Every year since 2000 the town has held a food and wine festival during May. It includes an international food market with over 100 stalls selling food and drink, and a large marquee with a kitchen area erected in Saxon Square. Here cooking demonstrations are given, sometimes by a celebrity chef: past guests have included Gary Rhodes and Jean-Christophe Novelli. The week long festival is a community event which aims to educate people in healthy eating as well as the availability of foods. During the festival local chefs are invited into schools to demonstrate recipes; and throughout the weekend the marquee hosts a cookery workshop for 7–10-year olds.
Christchurch holds an annual music festival on the first weekend in July. Originally a folk festival, the event has evolved to cater for a wider variety of tastes: clog and morris dancing groups and salsa and belly dancing exhibitions have featured. Rock bands and soul groups have been included alongside the more traditional types of music. The festival’s format changes annually but usually focuses around the town quay where a large marquee contains the main stage. Local bars often host smaller bands and dancing and exhibitions take place throughout the town centre.
Another annual event is the regatta which has been held every year since 1909. It takes place around the second week in August and involves rowing competitions on the River Stour and a funfair sited on the adjacent town quay. A carnival procession and large firework display takes place at the weekend. The part of the quay by the priory is known as The Quomps and was conveyed to the town in 1911 by Lord Malmesbury. A 19th century bandstand situated in the Quomps was an anonymous gift to the town in 1938. During the summer months it is used for free open-air concerts on Saturdays, one of the most popular being “Stompin’ on the Quomps”, a Smooth Jazz festival. On Sunday afternoons brass bands often play there.
The town has two museums: The Red House Museum in Quay Road and the Museum of Electricity in Bargates. Once the town’s workhouse, the Red House contains permanent and temporary exhibitions pertaining to local history, costume, geology, natural history and archaeology. The museum grounds contain formal and informal gardens. The Museum of Electricity is housed in the old power station in Bargates and is owned by Scottish and Southern Energy. It has educational exhibits and old machinery including a restored 1914 Bournemouth Corporation tram.
Christchurch’s town centre encompasses a mixture of traditional public houses, restaurants, coffee shops, antiquated cottages and historic listed buildings. The older part of the town dates from Saxon times and retains its Saxon street layout. The Grade II listed Mayor’s Parlour was built as the market hall in 1745 at the far end of the High Street but was moved to its present position in 1849. It was enclosed and extended, and used as the town hall until the civic offices were built in the mid-1970s. It was restored to its former condition circa 1982 when the Saxon Square shopping precinct was built.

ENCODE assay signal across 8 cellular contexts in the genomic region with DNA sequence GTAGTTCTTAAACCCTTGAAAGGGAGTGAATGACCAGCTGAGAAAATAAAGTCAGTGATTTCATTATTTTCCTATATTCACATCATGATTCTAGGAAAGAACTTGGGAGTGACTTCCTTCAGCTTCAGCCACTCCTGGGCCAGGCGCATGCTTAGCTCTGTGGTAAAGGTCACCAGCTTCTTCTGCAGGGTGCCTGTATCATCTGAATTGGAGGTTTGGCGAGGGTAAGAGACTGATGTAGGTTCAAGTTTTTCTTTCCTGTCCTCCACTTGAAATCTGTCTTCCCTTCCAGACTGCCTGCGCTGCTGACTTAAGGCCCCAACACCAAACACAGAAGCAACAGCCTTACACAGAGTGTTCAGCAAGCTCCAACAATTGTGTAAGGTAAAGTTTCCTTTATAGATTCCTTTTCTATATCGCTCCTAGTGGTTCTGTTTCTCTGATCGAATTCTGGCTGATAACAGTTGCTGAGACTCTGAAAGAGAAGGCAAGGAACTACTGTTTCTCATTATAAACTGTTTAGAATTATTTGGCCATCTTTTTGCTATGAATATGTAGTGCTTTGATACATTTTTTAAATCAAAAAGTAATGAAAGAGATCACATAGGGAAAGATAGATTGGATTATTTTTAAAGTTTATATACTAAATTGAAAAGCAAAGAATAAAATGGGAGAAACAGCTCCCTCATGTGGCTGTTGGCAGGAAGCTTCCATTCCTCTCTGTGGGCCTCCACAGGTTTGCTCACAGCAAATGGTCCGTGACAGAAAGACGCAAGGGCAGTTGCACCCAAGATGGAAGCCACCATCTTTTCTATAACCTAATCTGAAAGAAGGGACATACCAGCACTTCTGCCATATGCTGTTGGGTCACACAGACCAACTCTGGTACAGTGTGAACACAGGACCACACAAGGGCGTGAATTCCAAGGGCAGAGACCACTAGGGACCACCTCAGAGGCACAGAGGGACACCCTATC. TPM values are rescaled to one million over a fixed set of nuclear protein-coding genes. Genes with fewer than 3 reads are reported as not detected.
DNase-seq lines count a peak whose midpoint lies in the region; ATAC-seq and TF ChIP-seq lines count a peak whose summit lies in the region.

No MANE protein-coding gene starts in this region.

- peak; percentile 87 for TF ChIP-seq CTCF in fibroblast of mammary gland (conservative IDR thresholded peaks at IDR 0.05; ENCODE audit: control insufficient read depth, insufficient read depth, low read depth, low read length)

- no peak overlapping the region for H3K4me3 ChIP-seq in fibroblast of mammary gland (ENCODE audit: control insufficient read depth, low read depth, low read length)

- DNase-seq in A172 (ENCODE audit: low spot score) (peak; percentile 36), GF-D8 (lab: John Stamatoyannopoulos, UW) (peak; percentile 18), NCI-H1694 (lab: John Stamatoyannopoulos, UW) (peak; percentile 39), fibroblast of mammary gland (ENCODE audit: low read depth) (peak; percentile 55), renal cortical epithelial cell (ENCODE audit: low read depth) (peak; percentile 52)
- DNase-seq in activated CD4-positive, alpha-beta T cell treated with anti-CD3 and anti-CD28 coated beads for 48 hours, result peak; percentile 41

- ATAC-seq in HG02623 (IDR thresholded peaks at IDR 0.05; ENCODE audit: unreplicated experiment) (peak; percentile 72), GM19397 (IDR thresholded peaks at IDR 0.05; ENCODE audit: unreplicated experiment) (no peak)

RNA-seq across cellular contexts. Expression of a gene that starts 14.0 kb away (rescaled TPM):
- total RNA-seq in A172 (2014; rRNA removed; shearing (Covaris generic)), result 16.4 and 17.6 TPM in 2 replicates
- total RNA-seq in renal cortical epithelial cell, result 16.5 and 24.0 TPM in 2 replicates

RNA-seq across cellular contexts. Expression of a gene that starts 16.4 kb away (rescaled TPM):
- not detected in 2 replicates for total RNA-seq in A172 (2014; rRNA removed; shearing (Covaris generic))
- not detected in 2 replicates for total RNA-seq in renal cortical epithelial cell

High Street contains two Grade II listed public houses: Ye Olde George Inne, once a coach house, and the Ship Inn which has the oldest licence in Christchurch. A known haunt of smugglers, the Ship Inn’s history can be traced back to 1688. At the end of High Street is Church Street which contains Church Hatch, a Grade II* listed Georgian residence. Once the home of Sir Owen Tudor Burne, it was saved from demolition in 1929 by public appeal. Ye Olde Eight Bells, a Grade II listed gift shop in Church Street, was once another alehouse frequented by smugglers and central to a number of local legends. Close by in Castle Street is the Perfumery, a 14th century thatched property often referred to as the old courthouse; although some local historians maintain that this was next door and long gone.
The town centre contains three Grade I listed bridges. The Town Bridge is a 15th century ashlar stone bridge composed of two portions separated by a narrow strip of land. The eastern portion crosses the narrower of two branches of the River Avon that pass through the town and features five low round-headed arches. The western bridge features two arches and crosses the millstream which runs adjacent to the Avon. To the east of the Town Bridge on the same route from the town centre the Waterloo Bridge spans the larger branch of the Avon. Built circa 1816–1817 in the mediaeval tradition with dressed Portland stone, its design incorporates five wide segmental arches, circular piers and capped cutwaters. On the northern side of the bridge a modern steel pedestrian footbridge is cantilevered to the older structure.
The Grade I listed Christchurch Castle is of Norman origin and was originally of a motte and bailey construction. The castle once dominated the town but now lies in ruins and only a couple of the keep walls remain. A castle has stood in Christchurch since approximately 924 AD when Edward the Elder fortified the town with a wooden fort on a motte. After the Norman conquest in 1066 the castle’s defences were strengthened with a ditch and bailey surrounded by a wooden palisade. The wooden fort was replaced; at first with another wooden structure and then a stone keep which was constructed in the 12th century. Within the curtain wall of the castle stands the Constable’s House, a Grade I listed Norman dwelling. Much of the building’s stonework remains, including a rare example of a Norman chimney (one of only five in the country) and the privy which extends out across the mill stream. The castle was slighted by the Parliamentary army during the English Civil War to prevent the stronghold from falling into Royalist hands.